• 1967 – "So Tired" / "If I Didn't Care" – UK No. 21
  • 1968 – "Nevertheless" / "Girl Talk" – UK No. 29
  • 1968 – "Mame" / "If I Had My Way"
  • 1968 – "Souvenirs" / "Getting Used to Having You Around"
  • 1969 – "The Same Old Way" / "You Can't Stop Me Dancing"
  • 1969 – "Hideaway" / "Hold Me Close to You"
  • 1970 – "Peace Brother Peace" / "You'll Never Walk Alone"
  • 1970 – "With These Hands" / "I'll Give You Three Guesses"
  • 1971 – "Find Another Love" / "Lorelei"
  • 1971 – "What Am I to do With You" / "Make The Circus Come to Town"
  • 1972 – "Paradise" / "Same Old Love"
  • 1972 – "Good Old Bad Old Days" / "The Good Things in Life"
  • 1974 – "Unchained Melody" / "I'll Never See Julie Again"
  • 1975 – "It's Too Late Now" / "Somewhere in this World"
  • 1975 – "Close Your Eyes" / "Our World of Love"
  • 1975 – "After Loving You" / "Feelings"
  • 1976 – "I'll Never Smile Again" / "Ragtime Cowboy Joe"
  • 1976 – "One" / "Love Is Here To Stay"
  • 1977 – "Red Sails in the Sunset" / "Seasons for Lovers"
  • 1977 – "Take Me" / "Lemon Drops, Lollipops and Sunbeams"
  • 1978 – "Think Beautiful Things" / "I Am Lucky"
  • 1979 – "Think Beautiful Things" / "Simple Kiss"
  • 1983 – "Stockport" / "Showmanship"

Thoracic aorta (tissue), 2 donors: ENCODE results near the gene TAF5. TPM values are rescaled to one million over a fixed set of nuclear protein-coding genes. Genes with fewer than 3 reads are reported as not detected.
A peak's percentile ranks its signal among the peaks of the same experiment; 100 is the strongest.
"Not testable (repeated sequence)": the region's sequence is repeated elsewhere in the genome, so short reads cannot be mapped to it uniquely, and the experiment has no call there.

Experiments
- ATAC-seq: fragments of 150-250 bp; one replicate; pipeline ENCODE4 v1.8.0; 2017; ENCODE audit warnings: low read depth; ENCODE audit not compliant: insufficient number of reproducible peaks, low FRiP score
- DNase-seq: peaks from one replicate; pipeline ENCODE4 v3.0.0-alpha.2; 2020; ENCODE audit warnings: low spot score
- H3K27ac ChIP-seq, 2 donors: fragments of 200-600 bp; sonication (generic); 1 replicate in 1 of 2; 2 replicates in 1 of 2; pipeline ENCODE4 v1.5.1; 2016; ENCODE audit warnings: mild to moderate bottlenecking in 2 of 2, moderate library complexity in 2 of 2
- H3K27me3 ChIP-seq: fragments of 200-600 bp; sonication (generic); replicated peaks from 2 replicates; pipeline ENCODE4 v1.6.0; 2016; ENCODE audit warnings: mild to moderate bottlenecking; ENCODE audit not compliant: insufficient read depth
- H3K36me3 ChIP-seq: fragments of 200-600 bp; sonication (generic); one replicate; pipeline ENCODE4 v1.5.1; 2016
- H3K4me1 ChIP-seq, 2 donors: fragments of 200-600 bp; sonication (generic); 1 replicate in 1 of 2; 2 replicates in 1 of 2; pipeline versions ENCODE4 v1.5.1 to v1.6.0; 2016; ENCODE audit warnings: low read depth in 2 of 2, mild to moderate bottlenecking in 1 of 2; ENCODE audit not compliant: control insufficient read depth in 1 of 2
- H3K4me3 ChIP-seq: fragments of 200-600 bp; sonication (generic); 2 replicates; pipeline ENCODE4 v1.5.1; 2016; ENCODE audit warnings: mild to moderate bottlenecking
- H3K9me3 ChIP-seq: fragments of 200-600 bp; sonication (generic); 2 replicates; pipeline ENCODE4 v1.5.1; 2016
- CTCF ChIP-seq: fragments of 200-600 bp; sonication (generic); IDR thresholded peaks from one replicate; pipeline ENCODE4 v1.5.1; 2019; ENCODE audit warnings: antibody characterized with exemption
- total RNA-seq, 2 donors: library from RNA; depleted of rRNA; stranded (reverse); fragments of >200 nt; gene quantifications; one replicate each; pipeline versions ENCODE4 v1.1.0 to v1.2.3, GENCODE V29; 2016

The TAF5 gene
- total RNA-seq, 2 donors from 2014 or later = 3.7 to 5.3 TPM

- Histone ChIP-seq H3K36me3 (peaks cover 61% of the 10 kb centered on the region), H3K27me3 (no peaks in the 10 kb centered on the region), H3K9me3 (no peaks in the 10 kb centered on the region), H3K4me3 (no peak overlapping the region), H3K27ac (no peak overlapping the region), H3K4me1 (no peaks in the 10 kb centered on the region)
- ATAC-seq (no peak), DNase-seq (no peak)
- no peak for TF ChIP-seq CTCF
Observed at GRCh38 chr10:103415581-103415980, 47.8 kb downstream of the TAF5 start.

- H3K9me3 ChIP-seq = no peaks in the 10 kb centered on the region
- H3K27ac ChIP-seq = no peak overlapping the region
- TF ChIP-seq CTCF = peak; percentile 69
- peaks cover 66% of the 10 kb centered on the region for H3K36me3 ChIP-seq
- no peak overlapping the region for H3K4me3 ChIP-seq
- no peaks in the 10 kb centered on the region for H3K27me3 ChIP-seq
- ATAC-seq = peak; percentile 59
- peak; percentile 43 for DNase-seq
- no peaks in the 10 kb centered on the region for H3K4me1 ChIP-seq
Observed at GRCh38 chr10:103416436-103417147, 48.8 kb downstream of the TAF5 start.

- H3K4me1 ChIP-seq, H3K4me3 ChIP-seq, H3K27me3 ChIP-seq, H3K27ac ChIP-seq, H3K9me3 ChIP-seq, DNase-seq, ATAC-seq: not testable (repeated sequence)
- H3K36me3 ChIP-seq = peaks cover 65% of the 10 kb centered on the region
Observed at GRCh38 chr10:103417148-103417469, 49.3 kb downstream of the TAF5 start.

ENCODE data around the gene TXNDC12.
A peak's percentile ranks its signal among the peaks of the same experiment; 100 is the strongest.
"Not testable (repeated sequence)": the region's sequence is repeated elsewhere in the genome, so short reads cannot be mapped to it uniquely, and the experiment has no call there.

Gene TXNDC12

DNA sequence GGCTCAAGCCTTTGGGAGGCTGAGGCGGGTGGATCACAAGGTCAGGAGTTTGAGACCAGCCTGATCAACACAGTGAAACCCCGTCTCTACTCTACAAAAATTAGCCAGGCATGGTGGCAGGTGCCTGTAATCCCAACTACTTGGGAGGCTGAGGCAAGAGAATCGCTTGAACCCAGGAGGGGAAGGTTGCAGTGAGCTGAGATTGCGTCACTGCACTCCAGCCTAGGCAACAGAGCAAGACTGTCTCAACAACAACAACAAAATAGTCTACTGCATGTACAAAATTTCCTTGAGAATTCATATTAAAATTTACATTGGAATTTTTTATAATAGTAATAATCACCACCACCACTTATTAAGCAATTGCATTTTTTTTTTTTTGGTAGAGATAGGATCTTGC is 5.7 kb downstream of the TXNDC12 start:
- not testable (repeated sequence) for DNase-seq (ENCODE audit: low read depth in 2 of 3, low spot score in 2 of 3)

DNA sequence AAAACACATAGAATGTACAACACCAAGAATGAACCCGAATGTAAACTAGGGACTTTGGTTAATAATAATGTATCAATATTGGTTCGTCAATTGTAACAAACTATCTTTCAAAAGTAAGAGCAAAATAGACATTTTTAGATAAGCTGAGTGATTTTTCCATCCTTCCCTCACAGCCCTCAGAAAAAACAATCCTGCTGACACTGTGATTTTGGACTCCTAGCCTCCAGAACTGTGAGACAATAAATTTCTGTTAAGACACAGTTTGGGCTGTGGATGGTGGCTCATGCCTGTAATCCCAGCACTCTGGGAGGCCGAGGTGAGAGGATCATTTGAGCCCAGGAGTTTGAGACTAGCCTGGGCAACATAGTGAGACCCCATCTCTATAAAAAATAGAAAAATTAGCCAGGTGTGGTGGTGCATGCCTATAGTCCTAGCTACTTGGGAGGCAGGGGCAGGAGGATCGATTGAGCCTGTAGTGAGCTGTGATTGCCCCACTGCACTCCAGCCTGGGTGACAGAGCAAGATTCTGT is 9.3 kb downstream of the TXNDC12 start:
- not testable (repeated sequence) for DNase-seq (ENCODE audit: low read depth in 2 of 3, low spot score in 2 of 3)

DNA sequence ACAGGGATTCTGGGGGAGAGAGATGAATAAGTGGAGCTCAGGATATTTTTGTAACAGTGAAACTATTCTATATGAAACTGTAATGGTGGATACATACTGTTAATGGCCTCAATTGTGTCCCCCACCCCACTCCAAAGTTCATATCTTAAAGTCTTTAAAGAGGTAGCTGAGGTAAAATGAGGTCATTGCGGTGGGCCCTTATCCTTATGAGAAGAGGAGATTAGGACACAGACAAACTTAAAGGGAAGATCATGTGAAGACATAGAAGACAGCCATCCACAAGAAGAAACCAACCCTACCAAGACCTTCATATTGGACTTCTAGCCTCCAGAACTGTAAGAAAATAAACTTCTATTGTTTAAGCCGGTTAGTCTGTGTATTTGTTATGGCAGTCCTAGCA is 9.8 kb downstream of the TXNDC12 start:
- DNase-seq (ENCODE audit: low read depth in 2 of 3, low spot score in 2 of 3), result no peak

• 1984 – "Dreamers" / "Two Different Worlds"
  • 1987 – "When Your Old Wedding Ring Was New" / "Lucky"



  • 1957 – Happy Go lucky
  • 1958 – Frankie Vaughan Showcase
  • 1959 – Frankie Vaughan at the London Palladium – UK No. 6
  • 1961 – Let Me Sing – I'm Happy
  • 1961 – Warm Feeling
  • 1962 – Live at the Talk of the Town
  • 1963 – All Over Town
  • 1965 – My Kind of Song
  • 1966 – Return Date at the Talk of the Town
  • 1967 – Frankie Vaughan Songbook – UK No. 40
  • 1971 – This is Frankie Vaughan


  • 1967 – There Must Be a Way – UK No. 22
  • 1968 – The Second Time Around
  • 1970 – Mr Moonlight
  • 1971 – Double Exposure
  • 1972 – Frankie
  • 1972 – Frankie Vaughan Sing-a-Long
  • 1973 – Frankie Vaughan Sings


  • 1973 – Sincerely Yours
  • 1974 – Someone Who Cares
  • 1975 – Seasons for Lovers
  • 1977 – Golden Hour Presents Frankie Vaughan


  • 1977 – 100 Golden Greats – UK No. 24
  • 1985 – Love Hits and High Kicks

Big V records[edit]

  • 1979 – Moonlight and Love Songs

Select filmography[edit]